1683 First officials appointed to open Jamaica Dockyard. Closed 1905.
1707 Association lost on Scilly Isles. Adm Sir Cloudesley Shovell reputedly killed by looters.
Admiral Sir Cloudesley Shovell, 1650-1707 – Although he is generally best known for the manner of his death when his flagship the Association, together with Romney and Eagle, struck on the Scilly Isles on 22 October 1707, Shovell was quite remarkable for being one of the very few senior officers before this century to have risen in the Service entirely on his own merit. He was first reported by Sir John Narborough for gallant behaviour under fire and was later knighted for his conduct at Bantry in 1689. He was an admiral in 1690 at Beachy Head and at Gibraltar and Malaga in 1704. He was returning from an expedition to Toulon in 1707,which was an attempt to acquire a Mediterranean base for the Fleet, when one of the storms which made such a base so important caused his death.
1793 Agamemnon fought the French Melpoméne, three other frigates and a brig corvette 15 miles to the eastward of Cape San Lorenzo, Sardinia.
1800 Indefatigable and Fisgard captured the French Venus 90 miles N. by W. of Cape Belem.
1805 Vice-Adm Collingwood, who assumed command of the Fleet off Trafalgar after Nelson’s death, issued the following General Order from his temporary flagship, the frigate Euryalus, on the day after the battle:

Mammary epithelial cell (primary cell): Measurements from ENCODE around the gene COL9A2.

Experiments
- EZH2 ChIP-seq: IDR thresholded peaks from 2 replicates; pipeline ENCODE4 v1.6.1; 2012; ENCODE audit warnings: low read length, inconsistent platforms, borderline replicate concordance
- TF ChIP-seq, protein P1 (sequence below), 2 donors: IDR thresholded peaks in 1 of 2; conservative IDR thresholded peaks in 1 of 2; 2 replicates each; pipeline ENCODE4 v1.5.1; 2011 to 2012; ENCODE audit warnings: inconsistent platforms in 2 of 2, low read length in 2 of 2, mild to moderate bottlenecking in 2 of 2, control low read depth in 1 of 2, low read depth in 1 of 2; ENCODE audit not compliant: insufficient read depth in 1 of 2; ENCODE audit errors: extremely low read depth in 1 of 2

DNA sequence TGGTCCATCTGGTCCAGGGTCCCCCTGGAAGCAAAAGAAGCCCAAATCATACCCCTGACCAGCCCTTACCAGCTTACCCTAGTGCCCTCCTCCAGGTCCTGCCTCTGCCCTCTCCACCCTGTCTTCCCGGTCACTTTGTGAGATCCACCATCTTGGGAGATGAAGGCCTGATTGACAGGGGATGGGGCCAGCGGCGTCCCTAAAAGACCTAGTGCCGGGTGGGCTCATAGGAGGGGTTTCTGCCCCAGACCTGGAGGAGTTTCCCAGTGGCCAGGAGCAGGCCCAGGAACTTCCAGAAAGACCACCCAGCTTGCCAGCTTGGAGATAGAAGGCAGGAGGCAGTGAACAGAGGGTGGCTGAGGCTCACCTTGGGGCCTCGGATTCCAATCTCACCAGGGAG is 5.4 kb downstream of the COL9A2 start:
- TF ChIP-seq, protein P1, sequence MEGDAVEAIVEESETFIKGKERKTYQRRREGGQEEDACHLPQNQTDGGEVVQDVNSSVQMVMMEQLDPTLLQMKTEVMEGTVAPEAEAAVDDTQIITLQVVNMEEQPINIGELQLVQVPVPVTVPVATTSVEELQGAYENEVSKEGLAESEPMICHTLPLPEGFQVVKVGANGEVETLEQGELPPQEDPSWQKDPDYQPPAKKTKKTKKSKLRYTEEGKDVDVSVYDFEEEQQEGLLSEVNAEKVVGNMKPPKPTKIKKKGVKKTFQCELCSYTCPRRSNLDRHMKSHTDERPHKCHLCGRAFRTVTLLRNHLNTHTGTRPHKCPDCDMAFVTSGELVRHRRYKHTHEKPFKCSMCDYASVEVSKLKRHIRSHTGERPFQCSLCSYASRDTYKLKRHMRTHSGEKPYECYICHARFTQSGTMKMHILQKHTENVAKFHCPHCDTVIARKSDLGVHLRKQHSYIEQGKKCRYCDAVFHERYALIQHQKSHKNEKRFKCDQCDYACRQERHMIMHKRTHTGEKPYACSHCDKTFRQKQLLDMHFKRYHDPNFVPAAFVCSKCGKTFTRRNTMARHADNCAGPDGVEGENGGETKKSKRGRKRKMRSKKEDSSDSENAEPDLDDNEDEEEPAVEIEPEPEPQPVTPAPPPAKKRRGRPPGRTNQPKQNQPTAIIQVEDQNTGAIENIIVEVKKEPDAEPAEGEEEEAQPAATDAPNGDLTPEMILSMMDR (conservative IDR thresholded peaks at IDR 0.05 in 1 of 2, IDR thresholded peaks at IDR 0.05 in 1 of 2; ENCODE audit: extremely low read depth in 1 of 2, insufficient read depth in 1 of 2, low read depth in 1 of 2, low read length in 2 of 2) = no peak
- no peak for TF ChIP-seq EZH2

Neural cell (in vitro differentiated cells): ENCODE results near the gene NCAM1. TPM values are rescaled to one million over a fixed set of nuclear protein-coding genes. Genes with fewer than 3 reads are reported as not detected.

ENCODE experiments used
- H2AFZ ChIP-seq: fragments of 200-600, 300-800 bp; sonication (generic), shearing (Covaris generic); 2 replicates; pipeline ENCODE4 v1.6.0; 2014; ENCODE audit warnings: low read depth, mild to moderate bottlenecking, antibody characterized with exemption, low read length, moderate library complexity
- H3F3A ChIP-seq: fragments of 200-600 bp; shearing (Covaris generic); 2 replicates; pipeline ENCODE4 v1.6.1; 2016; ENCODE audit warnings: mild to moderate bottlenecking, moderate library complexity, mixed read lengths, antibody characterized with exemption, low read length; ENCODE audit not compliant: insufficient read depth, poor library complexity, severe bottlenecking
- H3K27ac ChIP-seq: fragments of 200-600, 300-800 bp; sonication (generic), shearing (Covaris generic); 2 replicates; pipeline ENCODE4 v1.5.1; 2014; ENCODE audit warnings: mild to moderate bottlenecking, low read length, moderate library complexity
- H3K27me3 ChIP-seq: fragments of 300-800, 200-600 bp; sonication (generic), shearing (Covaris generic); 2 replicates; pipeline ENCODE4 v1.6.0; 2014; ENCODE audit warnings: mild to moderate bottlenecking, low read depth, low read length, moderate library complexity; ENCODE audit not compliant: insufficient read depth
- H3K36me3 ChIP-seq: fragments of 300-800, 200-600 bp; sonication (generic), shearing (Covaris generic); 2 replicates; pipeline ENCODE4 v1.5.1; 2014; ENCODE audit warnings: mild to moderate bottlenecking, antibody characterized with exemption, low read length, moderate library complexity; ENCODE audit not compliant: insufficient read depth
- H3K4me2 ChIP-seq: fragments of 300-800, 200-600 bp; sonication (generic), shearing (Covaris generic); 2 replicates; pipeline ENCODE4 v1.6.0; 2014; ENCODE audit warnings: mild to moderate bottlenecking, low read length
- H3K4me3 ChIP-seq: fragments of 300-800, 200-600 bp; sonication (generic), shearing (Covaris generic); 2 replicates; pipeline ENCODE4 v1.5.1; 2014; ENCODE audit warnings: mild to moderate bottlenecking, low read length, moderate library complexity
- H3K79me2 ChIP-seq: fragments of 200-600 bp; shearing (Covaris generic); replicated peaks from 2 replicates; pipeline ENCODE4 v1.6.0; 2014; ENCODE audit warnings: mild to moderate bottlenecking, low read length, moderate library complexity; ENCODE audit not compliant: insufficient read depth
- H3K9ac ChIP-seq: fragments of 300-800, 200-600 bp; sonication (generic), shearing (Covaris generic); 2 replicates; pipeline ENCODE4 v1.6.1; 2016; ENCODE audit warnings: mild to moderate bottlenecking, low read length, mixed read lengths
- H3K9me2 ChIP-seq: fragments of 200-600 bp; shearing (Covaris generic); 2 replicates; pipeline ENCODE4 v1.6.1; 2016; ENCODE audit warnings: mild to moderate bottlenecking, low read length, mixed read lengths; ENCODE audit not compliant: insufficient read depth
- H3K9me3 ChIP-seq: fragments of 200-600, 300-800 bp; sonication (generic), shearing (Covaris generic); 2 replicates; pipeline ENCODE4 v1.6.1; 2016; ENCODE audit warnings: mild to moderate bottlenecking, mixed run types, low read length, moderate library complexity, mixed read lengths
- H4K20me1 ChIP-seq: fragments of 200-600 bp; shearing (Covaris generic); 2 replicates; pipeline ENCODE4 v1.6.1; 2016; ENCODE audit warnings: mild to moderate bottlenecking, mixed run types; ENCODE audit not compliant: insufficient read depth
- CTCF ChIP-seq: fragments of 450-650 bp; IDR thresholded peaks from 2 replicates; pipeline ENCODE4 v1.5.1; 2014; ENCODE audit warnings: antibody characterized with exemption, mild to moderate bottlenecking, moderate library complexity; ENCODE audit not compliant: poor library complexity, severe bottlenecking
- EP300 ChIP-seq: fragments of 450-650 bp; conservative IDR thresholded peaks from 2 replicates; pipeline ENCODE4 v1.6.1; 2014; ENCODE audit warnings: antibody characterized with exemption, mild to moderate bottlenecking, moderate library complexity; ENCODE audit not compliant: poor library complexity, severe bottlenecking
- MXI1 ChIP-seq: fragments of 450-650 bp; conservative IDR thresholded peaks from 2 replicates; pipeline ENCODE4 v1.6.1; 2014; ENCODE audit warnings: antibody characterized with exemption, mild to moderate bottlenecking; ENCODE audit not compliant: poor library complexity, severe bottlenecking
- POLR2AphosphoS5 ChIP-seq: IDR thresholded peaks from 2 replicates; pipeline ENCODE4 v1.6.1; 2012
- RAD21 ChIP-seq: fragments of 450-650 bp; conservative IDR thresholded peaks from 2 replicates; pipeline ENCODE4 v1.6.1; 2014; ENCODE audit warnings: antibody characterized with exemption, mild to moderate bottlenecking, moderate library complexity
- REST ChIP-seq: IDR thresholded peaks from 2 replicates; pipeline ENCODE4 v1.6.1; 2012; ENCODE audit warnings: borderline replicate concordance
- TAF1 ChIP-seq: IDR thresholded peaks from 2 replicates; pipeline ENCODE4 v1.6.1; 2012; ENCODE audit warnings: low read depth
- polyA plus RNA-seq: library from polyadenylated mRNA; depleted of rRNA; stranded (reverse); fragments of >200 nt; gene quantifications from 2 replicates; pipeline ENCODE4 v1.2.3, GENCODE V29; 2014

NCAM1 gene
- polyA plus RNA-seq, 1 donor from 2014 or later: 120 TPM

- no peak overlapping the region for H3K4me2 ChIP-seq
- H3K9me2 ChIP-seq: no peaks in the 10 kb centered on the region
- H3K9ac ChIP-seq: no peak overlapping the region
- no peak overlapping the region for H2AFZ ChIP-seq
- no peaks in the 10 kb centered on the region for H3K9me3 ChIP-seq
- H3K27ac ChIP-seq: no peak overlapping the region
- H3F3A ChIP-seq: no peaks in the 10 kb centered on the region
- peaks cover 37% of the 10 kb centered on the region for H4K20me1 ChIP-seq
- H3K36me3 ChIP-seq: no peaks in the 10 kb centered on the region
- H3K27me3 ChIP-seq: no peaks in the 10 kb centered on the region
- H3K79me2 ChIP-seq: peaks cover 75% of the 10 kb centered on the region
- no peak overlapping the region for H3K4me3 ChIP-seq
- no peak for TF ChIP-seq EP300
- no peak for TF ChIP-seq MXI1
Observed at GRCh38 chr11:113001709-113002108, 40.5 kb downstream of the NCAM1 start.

‘The ever-to-be-lamented death of Lord Viscount Nelson, Duke of Bronte, the Commander in Chief, who fell in the action of the 21st, in the arms of victory, covered with glory, whose memory will be ever dear to the British Navy, and the British nation; whose zeal for the honour of his King, and for the interests of his country, will be ever held up as a shining example for a British seaman – leaves me a duty to return my thanks to the Right Honourable Rear-Admiral, the captains, officers, seamen, and detachments of Royal Marines serving on board His Majesty’s squadron now under my command, for their conduct on that day; but where can I find language to express my sentiments of the valour and skill which were displayed by the officers, the seamen, and the marines in the battle with the enemy, where every individual appeared an hero, on whom the glory of his country depended; the attack was irrestible, and the issue of it adds to the page of naval annals a brilliant instance of what Britons can do, when their King and their country needs their service. To the Right Honourable Rear-Admiral The Earl of Northesk, to the captains, officers, and seamen, and to the officers, non-commissioned officers, and privates of the Royal Marines, I beg to give my sincere and hearty thanks for their highly meritorious conduct, both in the action, and in their zeal and activity in bringing the captured ships out of the perilous situation in which they were, after their surrender, among the shoals of Trafalgar, in boisterous weather. And I desire that the respective captains will be pleased to communicate to the officers, seamen, and Royal Marines, this public testimony of my high approbation of their conduct, and my thanks for it.’